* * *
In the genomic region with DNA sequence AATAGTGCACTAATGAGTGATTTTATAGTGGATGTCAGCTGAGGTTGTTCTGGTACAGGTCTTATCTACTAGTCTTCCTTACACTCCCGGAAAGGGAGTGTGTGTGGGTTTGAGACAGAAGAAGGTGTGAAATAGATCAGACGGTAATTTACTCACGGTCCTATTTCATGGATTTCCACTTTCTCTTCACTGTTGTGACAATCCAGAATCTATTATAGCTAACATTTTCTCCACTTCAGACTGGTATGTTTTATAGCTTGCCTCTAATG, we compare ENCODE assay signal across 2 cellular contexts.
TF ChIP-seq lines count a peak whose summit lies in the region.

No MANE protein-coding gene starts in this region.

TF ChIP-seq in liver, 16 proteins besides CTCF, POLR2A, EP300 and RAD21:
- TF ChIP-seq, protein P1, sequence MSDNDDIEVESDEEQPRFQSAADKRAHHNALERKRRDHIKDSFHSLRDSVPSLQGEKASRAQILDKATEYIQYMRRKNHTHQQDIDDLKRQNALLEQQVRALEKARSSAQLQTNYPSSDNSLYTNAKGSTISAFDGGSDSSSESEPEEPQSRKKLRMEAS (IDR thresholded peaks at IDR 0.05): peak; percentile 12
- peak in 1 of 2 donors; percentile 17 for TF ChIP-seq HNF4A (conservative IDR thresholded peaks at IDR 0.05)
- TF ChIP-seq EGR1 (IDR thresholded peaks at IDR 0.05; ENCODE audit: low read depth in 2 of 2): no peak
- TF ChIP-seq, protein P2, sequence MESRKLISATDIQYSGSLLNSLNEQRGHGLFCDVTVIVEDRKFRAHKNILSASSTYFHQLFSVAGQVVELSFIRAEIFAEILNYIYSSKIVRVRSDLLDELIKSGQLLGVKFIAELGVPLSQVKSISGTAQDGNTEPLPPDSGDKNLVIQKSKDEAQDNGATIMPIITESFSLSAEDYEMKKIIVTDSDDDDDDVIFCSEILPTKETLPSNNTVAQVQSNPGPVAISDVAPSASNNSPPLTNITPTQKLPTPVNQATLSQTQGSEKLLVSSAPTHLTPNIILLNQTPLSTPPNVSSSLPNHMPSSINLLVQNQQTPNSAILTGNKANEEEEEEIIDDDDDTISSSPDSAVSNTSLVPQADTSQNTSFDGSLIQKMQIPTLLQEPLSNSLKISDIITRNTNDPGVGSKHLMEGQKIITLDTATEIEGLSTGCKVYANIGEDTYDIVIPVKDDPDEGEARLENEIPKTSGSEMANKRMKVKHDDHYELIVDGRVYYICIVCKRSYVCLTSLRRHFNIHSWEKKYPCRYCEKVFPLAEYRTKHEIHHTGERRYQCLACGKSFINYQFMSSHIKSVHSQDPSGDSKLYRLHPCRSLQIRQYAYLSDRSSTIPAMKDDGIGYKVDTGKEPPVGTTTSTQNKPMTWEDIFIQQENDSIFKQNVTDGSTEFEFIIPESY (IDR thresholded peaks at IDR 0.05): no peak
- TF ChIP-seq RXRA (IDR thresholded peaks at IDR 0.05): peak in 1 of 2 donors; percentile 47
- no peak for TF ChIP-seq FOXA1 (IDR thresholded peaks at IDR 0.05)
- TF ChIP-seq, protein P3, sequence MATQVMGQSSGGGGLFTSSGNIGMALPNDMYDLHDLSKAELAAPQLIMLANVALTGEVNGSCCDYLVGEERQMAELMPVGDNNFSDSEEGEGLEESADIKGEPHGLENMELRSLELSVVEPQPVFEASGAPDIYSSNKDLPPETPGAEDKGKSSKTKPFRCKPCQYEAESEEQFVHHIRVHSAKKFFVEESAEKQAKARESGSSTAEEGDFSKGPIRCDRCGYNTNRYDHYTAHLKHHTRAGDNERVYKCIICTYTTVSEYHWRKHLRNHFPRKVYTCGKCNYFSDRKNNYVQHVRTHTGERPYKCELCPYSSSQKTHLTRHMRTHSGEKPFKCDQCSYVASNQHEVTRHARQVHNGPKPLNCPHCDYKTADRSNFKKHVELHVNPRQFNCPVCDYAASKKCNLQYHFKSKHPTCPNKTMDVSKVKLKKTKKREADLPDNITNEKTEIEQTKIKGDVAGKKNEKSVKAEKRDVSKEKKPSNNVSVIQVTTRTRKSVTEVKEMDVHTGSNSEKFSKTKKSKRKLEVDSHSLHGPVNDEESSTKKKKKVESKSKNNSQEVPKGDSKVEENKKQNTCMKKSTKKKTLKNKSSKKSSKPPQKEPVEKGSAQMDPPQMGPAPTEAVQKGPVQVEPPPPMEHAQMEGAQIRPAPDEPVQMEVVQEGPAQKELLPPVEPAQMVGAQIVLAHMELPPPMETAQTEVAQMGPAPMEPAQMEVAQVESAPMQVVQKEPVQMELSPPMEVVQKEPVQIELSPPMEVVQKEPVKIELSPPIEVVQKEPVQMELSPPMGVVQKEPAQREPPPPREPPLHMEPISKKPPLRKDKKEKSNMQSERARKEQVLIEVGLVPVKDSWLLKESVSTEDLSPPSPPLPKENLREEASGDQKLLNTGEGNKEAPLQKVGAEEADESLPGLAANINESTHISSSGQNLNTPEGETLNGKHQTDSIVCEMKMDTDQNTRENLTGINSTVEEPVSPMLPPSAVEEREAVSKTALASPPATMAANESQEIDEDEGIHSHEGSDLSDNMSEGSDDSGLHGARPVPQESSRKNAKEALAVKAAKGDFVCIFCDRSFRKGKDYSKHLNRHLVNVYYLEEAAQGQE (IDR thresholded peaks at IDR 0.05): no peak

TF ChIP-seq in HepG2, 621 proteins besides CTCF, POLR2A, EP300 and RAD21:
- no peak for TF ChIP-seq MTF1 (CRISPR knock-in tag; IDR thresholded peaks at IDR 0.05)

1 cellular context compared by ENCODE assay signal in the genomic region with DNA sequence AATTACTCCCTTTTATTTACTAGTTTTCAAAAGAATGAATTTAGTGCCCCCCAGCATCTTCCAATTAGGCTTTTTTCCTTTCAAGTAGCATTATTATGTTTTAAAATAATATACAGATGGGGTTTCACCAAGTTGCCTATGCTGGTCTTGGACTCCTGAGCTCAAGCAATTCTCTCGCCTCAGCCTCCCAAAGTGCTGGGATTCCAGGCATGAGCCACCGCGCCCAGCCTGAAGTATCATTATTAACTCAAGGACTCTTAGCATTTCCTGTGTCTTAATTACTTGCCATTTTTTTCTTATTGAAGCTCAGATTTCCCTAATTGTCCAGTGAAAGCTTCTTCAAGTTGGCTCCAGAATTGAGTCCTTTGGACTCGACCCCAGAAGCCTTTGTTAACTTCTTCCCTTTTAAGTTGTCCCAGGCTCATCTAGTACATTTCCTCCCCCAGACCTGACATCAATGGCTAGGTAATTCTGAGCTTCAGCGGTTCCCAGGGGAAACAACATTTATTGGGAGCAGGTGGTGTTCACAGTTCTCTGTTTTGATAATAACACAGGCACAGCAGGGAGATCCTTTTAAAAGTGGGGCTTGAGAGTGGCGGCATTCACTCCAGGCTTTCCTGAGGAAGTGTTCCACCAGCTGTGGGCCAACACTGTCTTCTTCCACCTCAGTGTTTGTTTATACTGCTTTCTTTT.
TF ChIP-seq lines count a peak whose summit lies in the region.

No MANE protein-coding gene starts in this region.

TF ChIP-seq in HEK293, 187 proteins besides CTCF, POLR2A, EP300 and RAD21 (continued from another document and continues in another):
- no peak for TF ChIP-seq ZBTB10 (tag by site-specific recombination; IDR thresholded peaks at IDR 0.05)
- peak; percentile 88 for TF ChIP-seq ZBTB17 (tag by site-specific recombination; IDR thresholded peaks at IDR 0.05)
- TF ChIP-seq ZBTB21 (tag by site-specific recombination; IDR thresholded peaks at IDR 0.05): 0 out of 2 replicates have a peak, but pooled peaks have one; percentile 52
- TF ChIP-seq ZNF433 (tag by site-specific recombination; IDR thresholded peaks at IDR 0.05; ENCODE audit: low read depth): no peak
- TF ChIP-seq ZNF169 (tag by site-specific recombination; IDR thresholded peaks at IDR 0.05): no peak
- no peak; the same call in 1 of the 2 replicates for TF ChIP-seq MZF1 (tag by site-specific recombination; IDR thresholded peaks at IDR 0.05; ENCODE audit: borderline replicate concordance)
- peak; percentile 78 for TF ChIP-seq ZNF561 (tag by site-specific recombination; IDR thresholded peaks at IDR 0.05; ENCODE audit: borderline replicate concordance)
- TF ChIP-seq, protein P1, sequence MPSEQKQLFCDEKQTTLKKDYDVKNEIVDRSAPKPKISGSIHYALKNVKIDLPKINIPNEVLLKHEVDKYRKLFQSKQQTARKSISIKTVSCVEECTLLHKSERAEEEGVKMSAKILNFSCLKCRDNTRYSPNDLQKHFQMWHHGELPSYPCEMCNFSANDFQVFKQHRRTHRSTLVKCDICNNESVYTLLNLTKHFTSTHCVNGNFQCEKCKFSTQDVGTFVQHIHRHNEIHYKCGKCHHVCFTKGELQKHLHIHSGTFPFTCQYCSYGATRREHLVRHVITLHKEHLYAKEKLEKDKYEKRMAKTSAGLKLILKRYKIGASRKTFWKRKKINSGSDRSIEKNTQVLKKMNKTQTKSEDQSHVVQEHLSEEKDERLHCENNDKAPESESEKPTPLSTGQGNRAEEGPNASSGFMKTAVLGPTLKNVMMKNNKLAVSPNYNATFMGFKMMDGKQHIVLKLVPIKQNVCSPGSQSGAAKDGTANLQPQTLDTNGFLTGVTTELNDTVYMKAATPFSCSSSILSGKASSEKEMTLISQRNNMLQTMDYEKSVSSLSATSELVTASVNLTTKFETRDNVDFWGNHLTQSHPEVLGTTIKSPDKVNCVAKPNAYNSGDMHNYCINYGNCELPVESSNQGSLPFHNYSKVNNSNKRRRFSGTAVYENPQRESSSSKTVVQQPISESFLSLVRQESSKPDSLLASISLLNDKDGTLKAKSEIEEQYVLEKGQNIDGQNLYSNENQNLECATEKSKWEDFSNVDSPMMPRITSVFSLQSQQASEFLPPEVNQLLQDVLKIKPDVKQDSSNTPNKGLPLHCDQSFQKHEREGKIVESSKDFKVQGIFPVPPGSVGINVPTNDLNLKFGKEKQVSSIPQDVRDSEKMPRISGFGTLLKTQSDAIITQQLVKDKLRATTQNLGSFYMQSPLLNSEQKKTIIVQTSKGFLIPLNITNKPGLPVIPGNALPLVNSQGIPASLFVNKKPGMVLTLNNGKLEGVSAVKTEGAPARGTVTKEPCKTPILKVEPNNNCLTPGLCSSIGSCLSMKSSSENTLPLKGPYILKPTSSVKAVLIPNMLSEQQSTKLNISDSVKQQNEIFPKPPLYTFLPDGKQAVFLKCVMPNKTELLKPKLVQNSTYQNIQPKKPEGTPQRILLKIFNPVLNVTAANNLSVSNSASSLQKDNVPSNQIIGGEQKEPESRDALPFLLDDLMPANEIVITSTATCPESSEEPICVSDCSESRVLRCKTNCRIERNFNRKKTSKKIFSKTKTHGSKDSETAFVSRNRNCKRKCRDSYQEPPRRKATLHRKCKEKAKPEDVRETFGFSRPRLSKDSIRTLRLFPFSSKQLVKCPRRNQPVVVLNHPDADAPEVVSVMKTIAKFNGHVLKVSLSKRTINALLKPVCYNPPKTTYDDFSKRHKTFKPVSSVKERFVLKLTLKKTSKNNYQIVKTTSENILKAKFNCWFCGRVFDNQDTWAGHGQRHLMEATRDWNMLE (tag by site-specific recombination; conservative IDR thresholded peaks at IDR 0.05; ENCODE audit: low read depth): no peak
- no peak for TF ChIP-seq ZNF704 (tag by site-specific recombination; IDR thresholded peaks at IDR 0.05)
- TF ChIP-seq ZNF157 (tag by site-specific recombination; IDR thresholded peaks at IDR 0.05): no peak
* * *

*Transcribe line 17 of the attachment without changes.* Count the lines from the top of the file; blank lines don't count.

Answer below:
TF ChIP-seq in HEK293, 187 proteins besides CTCF, POLR2A, EP300 and RAD21 (continued from another document and continues in another):